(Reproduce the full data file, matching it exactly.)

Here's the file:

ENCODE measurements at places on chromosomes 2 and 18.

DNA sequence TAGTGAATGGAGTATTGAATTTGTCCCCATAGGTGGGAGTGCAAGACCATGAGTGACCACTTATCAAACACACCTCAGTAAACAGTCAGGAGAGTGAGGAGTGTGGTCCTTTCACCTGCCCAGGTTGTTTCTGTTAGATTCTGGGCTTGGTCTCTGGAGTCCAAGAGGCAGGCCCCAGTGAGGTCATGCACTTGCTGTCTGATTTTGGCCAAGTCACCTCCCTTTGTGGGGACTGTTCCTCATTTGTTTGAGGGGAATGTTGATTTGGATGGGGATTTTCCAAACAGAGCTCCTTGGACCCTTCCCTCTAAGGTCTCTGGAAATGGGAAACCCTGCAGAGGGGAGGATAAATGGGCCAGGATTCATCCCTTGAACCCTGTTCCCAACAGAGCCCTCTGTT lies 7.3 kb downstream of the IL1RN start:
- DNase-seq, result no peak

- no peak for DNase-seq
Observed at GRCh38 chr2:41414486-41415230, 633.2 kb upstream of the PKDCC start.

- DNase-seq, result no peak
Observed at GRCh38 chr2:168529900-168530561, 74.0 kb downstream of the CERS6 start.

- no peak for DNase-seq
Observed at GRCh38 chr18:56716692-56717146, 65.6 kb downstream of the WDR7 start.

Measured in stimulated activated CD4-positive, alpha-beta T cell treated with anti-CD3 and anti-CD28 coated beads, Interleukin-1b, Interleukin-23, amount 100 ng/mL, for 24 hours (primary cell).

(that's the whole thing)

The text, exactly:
ENCODE measurements at places on chromosomes 2 and 18.

DNA sequence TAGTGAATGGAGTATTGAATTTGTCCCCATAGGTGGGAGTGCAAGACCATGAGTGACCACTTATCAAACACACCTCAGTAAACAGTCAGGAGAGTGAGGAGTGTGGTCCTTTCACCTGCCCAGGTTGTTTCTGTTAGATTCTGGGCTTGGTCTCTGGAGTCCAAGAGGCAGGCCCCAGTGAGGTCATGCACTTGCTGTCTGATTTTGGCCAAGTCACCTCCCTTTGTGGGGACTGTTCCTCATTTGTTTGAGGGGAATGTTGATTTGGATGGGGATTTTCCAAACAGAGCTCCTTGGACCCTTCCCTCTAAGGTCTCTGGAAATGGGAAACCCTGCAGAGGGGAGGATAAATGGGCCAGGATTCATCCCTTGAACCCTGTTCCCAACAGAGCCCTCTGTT lies 7.3 kb downstream of the IL1RN start:
- DNase-seq, result no peak

- no peak for DNase-seq
Observed at GRCh38 chr2:41414486-41415230, 633.2 kb upstream of the PKDCC start.

- DNase-seq, result no peak
Observed at GRCh38 chr2:168529900-168530561, 74.0 kb downstream of the CERS6 start.

- no peak for DNase-seq
Observed at GRCh38 chr18:56716692-56717146, 65.6 kb downstream of the WDR7 start.

Measured in stimulated activated CD4-positive, alpha-beta T cell treated with anti-CD3 and anti-CD28 coated beads, Interleukin-1b, Interleukin-23, amount 100 ng/mL, for 24 hours (primary cell).